Internet Explorer gets its full launch at 4pm UK time today, but we managed to get a sneak peek of the finished product – here’s our thoughts on the main featuresSmart Address Bar and SearchJust like IE7, its successor feels simple and uncluttered. Infuriatingly for some, the stop and refresh button are still on the right-hand side of the address bar. Microsoft stated that this is because after making the (inexplicable) change in IE7, there’s no going back.Like the Firefox Awesome Bar (or Smart Location Bar) IE8’s Smart Address Bar will offer results from the minute you start typing – and just like Firefox it’ll search from the whole url string, not just the homepage, and will also check page titles, favourites and RSS feeds and delivers them by category.If this all starts to get a bit cluttered for you, you can delete anything you see as irrelevant from the drop-down results and it won’t appear again. Although unlike Firefox, you can’t add to your favourites or subscribe via RSS from here.Suggested sites makes like the Genius Bar of browsing, and will suggest similar sites if its switched on. Just like the Genius Bar, I’m not convinced that this will get used that much.Much neater is Visual Suggestions from Live Search, which will offer up lovely, graphic-rich suggestions should you want them. Ebay, Amazon, Photobucket and Wikipedia are just a few to have signed up for this already.Tabbed browsingThe whole browser has tabbed browsing at its core and there are a few nice touches to make this easier.For instance, if you’ve opened a tab from another page, IE8 will colour-code these tabs together. You can right-click on a tab to control the whole group and also reopen any closed tabs.When you open a new tab, there’s no longer a blank screen, but options such as InPrivate Browsing and Accelerator (which we’ll come to later on).IE8 has gone one better than Firefox’s ability to restore session after a crash by isolating the crash to an individual tab. We’ve yet to find anything to make it crash to test this out, but will get back to you on how well this works.There’s also a nice “Find on Page” feature that will highlight any text you’re searching for on a web page.Accelerator and Web SlicesMicrosoft is keen to stress that it wants to make browsing a faster experience for users – not just in terms of load times, but also by reducing the number of clicks it takes to get to where we want.
Accelerator is perhaps my favourite IE8 tool. Just right-click on any highlighted text and a pop-up window will give you a suite of common web tasks that you might want to do with it – from defining a word to looking up a map location, from Tweeting and Facebooking to email. So for instance, you can look up a restaurant’s location, send it in an email and then tell everyone that you’re going to be there in your FaceBook status – all from one page.As you’d expect, the default accelerators are Microsoft-based, but there are loads to choose from, including Google, Amazon, Wikipedia and Yahoo! and Microsoft say any site can add the functionality with a little XML.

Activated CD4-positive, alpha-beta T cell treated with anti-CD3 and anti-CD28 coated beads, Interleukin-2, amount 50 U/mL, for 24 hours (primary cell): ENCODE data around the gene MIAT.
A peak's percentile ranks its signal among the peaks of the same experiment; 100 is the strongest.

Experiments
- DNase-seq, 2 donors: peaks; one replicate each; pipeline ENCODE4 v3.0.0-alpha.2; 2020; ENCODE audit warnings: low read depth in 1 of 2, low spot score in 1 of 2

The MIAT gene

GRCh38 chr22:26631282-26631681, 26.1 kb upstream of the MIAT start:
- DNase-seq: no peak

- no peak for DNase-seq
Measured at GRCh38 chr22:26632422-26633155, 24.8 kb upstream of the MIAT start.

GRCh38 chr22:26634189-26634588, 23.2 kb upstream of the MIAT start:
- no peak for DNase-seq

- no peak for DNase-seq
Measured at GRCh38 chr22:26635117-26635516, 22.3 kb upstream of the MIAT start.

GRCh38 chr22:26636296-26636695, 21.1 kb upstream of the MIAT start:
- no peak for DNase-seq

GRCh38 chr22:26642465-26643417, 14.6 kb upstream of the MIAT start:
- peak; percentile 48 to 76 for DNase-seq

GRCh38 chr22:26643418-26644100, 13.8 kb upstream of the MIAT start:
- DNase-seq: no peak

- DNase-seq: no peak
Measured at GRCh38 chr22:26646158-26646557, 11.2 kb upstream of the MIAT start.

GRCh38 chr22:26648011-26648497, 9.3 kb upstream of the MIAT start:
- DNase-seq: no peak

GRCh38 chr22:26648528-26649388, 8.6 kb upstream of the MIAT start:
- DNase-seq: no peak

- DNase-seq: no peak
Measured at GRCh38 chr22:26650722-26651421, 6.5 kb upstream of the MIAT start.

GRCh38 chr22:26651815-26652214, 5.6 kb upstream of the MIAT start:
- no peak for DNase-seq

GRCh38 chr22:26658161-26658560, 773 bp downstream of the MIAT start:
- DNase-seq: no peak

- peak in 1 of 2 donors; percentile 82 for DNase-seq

Web slices aims to again cut down on those clicks by allowing you to add live feeds to your Favourites Bar. Sort of like super-RSS, you can choose (from sites that offer Web Slices) and graphic-rich, live content will appear in drop-down form whenever you check it – great for weather or stock reports or eBay auctions.As the name suggests, it’s like a tiny slice of the web delivered straight to your browser, so your Favourites can become a live dashboard – it’ll even glow green any time content has been updated.There aren’t too many Web Slice services available right now (although eBay and Gmail have signed up) so we’ll see how much this feature catches on when and if sites add it to their functionality.Security and privacyMicrosoft is also keen to stress that IE8 is the most secure browser that protects private details the most.First up, it’ll auto-highlight the domain name of any site you’re on so that you can tell at a glance if it’s kosher, while Smartscreen Filter will offer up a mixture of malware protection and an anti-phishing tool to deliver a giant red screen if it thinks something’s not right.This may get slightly annoying for those not keen on Microsoft’s nanny approach, but it sure beats getting all your bank details stolen.IE8 also offer the only cross-site scripting protection in a browser – it automatically blocks the script that allows hackers to mirror information on a sensitive site, without the user even noticing.
Also, like Firefox, there is a Privacy option, or as we call it the Porn Button. IE8’s InPrivate browsing, it’s charmingly suggested, can be used for when you are shopping for gifts on a family PC. It works in the same way as the Firefox option, by suspending caching on any given tab or page.InPrivate filtering lets users set the amount of information available to sites and third-party sites, to track and aggregate, although again, I’m not sure anyone apart from the incredibly paranoid will bother with this option. Still, nice to have.A worthy contender?Its indisputable solid, stable and dependable reputation aside, Internet Explorer had a lot of catching up to do with the whiz-bang customisation of Firefox, but there are some sweet new touches in IE8, noteably Accelerator and Web Slices, that make it the most worthy IE contender in the browser wars for quite some time.Available from 4pm today from Microsoft